Wednesday, 29 February 2012

POLAND: ACTA- The Argument Against (M. Romanowski)



If anything positive can be taken from the decision by the Polish goverment to ratify the ACTA agreement, it is the protests that have been sparked by it. It is the biggest wave of protests that Poland has seen for a long time. We have witnessed the unusal sight of anarchist banners being waved alongside the white and red Polish flag. Most of the protesters are young people who, angered by the way they have been ignored by the government, have taken to the streets for the first time.  Unfortunately, the scale of the protests bear witness to the bad news—the ACTA agreement affects everyone, to a greater or lesser degree.




The protesters are accused of being on the side of criminals who profit from large-scale piracy at the expense of artists. In turn, they label their accusers as stooges of large corporations and governments bent on censoring the internet. Whilst the protesters must recognise that downloading films and music for free is not a fundamental human right, supporters of ACTA must recognise that the agreement is open to abuse, regardless of how harmless its stated aims may be. The text of the agreement itself may not seem so bad, until someone decides to take advantage of the huge possibilities which its powers offer.

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Why do we need ACTA in Poland? “ Signing up to the ACTA agreement is in Poland’s interests as we are a country aspiring to belong to the most developed, knowledge-based economies” says the first part of the government’s official explanation. It is curious how we can have this aspiration when, as the popularity of reading is plummeting, more and more school libraries are closing down and their contents are transferred to public libraries (in 2010 there were approximately 300 cases of this). Public libraries, in turn, are being closed at an increasing rate. In this situation, books are often photocopied or scanned for use in lessons and teachers and lecturers often share files with their students. To deny that this is normal would be hypocrisy. With the ratification of ACTA will we see this practice stop? We do not yet know, but it is a theoretical possibility.

As well as education, there could be adverse effects in the cultural sphere. According to recent research those who most often download, share and copy music, books and films are at the same time the most active in cultural life. They tend to spend more than the average on legally published cultural material. Regular downloaders represent a half of regular music buyers and a third of those who regularly buy books and films.

Informal publication (or piracy) has always existed. In the 80s and 90s it was common for people to record music from the radio or records onto cassttes. At the turn of the millennium pirated CDs could be found in any street market. Artists and publishers managed to live with it then and they can do so now. “The more savvy artists even manage to make more money form new media” syas Katarzyna Szymielewicz from Fundacji Panoptykon. World famous artists such as Radiohead and Nine Inch Nail have sold their music as mp3 files for as much as the buyer wishes to pay. Polish mucis label Wytworna Krajowa recently did the same. Prosto (Polish Hip-Hop artist-CK) realising that most people do not want to buy a CD without hearing it first, allowed listeners to hear his album for free on the internet before giving them to chance to buy it on mp3 at a much lower price than the CD. In all of these examples, the strategy paid off, proving that it is best to let people legally sample material before buying it. Grabaz, singer from bands Pidzama Porno and Strachy na Lachy, amongst the most pirated artists in Poland, has harsh words for ACTA: ‘This agreement is a way of introducing censorship under the cover of anti-piracy. I am totally against it.”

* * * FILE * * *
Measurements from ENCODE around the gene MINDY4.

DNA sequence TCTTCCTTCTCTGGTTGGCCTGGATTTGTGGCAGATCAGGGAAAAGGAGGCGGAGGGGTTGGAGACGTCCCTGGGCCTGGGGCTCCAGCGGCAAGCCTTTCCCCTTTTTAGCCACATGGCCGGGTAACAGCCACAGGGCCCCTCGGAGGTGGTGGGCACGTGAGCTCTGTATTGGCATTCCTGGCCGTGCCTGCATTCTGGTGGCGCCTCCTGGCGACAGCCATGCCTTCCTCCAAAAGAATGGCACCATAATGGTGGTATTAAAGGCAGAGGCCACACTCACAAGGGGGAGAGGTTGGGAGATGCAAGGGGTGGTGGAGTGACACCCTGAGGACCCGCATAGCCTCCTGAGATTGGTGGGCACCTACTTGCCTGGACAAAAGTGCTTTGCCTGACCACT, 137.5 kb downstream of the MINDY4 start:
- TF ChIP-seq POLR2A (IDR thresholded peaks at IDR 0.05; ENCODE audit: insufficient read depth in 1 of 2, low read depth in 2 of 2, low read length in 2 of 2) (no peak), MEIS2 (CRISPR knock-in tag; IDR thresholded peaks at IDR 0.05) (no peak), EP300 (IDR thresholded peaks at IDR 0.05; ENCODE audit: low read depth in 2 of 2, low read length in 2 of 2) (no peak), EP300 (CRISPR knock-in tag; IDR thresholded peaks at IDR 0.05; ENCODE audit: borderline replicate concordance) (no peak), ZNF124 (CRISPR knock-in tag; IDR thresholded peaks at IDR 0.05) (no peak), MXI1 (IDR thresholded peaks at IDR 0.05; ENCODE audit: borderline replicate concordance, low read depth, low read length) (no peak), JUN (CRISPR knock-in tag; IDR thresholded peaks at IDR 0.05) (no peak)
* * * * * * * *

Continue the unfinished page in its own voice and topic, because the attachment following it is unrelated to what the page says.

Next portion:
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As stated above, the government’s justification includes the argument that Poland should aspire to be amongst the ‘most developed countries’ which maintain the ‘highest standards of intellectual property protection’. A good example of this type of country is the USA where Myriad Genetics have managed to prevent some doctors giving their patients relatively cheap and quick breast cancer tests due to the fact that the company owns the patents on two cancer-causing genes. This example goes to show that intellectual property rights can often trump common sense.

ACTA, working on behalf of corporate interests, burdens internet service providers with the responsibility of monitoring their users for signs of suspicious behaviour. It also allows for the personal data of suspected pirates to be revealed. Wojciech Wiewiórowski, head of the data protection watchdog, says, “ACTA could create an alternative source of personal data for the police to use. Its rule also apply to telecommunications providers.”

Minister Boni insists that ACTA will not infringe on our freedoms in any way. I would be happy to believe him if it wasn’t for one small detail in Article 28: “Each Party shall, as appropriate, promote internal coordination among, and facilitate joint actions by, its competent authorities responsible for the enforcement of intellectual property rights.”

It is no wonder that there has been a public outcry across social and political spectrums…...

Author: Mateuz Romanowski  Taken from 'Przegłąd' magazine nr. 5 (631) 05/02/12

The original Polish article can be read here.